Optometrists help in providing vision care services to a worker to make him visually efficient and visually alert. A perception for safety glasses should also fulfils employees visual requirements on the job. Vision care service in industrially advanced countries are being rendered in planned phases, its carried out in four steps.

Step 1: The Plant Environemtnal Survey: The optometrists determine:

  • likelihood of injury and potential severity of injury from job operation.
  • Optimum visual requirements for fast, safe and efficient operation of the machine.

Step II: Vision Screening Programme: Each worker is screened for visual acuity and binocular co-ordination besides stereopsis, colour vision, field of vision, etc. on job basis.

Step III: Remedial Programme: It makes the employee more productive by providing specialized job fitted pair of safety glasses.

Step IV: Fitting and Follow-up procedures: The protective cum corrective eye wear of an employee should be at least nearly in accordance with the frame and facial measurements of the wearer for comfort.

Vision care of industrial workers needs team work of occupational health specialists, industrial safety engineers, ophthalmologists and optometrists for successful implemenation of the programme.

The role of optometrists in occupational health can be illustrated with a few examples:

Transport Drivers: Driving both rail and road and pilots are the only occupation for which visual standards have been set by our government. The standards for road transport drivers are:

  • Visual acuity – 20/20 in either or both eyes.
  • unaided acuity of both eye should not be poorer than 20/70.
  • Ability to maintain simultaneous binocular vision
  • Have pupillary reflexes within normal limits
  • Have a mass field of 1600 in horizontal meridian.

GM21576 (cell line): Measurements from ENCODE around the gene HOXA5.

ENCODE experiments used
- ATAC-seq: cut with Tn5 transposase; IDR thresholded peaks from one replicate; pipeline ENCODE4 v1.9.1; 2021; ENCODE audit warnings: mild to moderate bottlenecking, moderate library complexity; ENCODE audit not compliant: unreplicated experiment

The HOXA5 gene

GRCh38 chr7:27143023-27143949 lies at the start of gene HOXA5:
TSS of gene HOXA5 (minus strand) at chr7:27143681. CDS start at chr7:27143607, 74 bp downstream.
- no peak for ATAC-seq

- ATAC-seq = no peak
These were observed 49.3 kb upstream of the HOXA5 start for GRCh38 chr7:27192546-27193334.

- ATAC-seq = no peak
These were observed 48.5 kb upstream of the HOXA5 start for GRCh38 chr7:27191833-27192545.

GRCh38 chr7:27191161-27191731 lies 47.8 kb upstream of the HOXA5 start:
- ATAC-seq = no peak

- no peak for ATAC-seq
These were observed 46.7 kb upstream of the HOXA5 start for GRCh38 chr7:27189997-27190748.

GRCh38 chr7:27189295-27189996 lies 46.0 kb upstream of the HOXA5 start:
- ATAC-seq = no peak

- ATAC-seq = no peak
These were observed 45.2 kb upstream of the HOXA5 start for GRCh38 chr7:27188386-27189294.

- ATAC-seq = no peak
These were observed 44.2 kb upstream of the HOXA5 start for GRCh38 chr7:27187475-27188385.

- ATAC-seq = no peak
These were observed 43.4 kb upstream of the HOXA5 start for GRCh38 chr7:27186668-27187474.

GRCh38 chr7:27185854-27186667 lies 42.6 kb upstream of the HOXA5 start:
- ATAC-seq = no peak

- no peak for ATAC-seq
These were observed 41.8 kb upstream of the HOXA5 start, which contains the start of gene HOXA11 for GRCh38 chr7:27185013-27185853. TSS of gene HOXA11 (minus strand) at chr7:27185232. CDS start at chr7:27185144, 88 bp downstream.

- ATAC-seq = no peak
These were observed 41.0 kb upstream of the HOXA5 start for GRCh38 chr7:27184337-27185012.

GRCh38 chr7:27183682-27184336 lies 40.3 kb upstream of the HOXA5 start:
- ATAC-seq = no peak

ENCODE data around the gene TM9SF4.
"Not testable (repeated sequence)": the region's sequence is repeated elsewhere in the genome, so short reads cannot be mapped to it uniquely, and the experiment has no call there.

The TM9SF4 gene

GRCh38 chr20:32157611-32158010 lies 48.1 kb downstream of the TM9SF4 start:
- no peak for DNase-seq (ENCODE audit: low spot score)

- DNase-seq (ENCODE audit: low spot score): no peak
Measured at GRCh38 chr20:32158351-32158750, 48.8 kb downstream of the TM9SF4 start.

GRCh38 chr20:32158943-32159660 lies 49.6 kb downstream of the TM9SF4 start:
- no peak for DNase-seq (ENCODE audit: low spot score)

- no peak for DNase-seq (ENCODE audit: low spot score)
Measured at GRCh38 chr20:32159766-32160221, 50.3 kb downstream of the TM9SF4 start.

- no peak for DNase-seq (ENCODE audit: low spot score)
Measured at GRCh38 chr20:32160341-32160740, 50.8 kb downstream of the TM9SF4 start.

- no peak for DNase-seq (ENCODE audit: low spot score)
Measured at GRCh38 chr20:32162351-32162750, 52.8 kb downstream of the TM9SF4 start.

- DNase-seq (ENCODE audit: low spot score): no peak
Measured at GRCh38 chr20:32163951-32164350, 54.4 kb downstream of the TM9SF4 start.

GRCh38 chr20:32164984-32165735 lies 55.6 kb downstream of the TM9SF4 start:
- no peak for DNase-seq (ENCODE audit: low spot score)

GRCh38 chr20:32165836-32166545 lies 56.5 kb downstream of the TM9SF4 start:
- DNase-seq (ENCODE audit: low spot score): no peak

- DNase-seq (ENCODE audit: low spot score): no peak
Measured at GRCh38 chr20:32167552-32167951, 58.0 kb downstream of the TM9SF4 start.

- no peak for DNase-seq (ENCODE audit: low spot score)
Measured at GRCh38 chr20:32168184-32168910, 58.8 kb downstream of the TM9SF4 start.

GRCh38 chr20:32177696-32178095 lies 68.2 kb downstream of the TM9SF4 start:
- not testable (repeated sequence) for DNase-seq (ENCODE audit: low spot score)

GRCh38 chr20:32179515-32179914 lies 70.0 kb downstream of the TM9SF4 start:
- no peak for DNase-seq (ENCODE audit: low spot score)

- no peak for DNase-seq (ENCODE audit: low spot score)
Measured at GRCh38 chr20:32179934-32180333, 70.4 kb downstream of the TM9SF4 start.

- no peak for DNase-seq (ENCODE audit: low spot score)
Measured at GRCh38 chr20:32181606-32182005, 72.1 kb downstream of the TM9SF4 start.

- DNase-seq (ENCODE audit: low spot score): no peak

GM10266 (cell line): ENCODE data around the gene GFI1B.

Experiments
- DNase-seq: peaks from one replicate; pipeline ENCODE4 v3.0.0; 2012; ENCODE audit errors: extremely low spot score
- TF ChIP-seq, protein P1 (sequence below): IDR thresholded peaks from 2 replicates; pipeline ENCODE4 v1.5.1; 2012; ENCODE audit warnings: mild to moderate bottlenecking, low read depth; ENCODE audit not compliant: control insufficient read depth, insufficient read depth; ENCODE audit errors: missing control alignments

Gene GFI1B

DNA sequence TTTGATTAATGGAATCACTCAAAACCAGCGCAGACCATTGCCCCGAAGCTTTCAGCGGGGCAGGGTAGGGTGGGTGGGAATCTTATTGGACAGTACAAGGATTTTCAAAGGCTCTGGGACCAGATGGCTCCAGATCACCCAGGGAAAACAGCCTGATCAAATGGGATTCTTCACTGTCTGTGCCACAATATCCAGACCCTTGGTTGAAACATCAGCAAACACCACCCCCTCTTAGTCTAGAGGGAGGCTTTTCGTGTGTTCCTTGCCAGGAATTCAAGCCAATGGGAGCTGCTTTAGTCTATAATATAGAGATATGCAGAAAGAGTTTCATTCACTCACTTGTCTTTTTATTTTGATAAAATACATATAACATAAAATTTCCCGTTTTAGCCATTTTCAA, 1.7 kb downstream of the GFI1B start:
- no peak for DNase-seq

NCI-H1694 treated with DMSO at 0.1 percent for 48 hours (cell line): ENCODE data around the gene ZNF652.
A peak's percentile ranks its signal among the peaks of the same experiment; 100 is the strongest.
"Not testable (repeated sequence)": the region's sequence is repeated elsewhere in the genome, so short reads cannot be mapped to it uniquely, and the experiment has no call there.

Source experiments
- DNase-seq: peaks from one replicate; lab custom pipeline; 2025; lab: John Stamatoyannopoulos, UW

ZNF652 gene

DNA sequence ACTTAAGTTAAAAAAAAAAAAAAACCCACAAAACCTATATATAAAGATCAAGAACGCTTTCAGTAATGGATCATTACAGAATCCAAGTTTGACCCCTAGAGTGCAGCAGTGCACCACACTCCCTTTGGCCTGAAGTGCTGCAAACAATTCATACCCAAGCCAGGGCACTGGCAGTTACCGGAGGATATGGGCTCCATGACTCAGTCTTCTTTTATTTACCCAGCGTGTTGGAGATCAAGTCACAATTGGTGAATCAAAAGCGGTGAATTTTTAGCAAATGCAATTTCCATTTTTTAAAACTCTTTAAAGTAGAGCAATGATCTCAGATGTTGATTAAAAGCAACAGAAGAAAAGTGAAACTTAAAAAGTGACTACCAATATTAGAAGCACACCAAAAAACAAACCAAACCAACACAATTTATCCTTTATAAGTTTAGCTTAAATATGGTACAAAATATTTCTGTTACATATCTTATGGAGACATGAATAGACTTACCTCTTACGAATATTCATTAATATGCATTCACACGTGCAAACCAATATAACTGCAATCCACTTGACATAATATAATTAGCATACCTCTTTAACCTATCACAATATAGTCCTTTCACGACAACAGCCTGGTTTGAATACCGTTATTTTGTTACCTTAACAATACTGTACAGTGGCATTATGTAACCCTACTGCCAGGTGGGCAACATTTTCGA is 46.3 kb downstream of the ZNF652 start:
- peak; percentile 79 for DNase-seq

• Be able to distinguish true traffic light colours.

Prescription of occupational needs: The height of the vehicle above the ground level must be considered while determining the height of the bifocal segment.

Lathe Operator

Description of Occupation: The main work involves studying blue prints, adjusting the machine, setting control dials and during production the piece has to be checked with various gauges, etc.

Analysis of visual task: The work area is generally below the eye level.Common working distance to operate the machine is 18 to 20 inches, blue prints are held at an arms length and inspection of the piece is done at 12 to 14 inches.


  • Visual acuity : Near vision is required for machine work,etc.
  • Ocular motility : Free and easy fixational movements are important.
  • Depth Perception: Important while inspecting the machined piece.
  • Peripheral vision :valuable for safe operation
  • colour vision: No speical requirement.
  • Other factors: Illumination should be proper.

Prescription of Occupational needs:

  • Bifocals
  • Trifocals
  • Double segment bifocals
  • Safety frames

Since we do not have standards for all jobs except the few mentioned earlier, Optometrists can help the industry to set standards of vision for various job. The qualifying visual factors i.e criteria fixation of standard are applied together with the characteristics of the particular working population, factors affecting visibility mainly the level of illuminance required for the job.

The optometric services are required in all occupations including aviation and sports. The optometrists make reasonably accurate assessment of the visual requirements of the job and the ability of the patient to carry out his work efficiently with comfort. In fulfilling, the patients overall visual needs the optometrists should be in a better position to give advice and to prescribe most effectively for the work situation.


  1. Guide to occupational and other visual needs – Clark Homes
  2. Eye and industry – Hedwig.S.Kuhn
  3. Fine arts of prescribing glasses – Benjemin Midler,Melvin.L.Rubin
  4. Ophthalmic optics – Sheady
  5. Visual optics and refraction – Micheals .D.B
  6. Directory and information on optometry – Optometric association of India
  7. Industrial optometry – Dr. E. Vaithilingam

R. Hema & Dr. P P Santanam
IV year Student, Elite School of Optometry
Faculty, Elite School of Optometry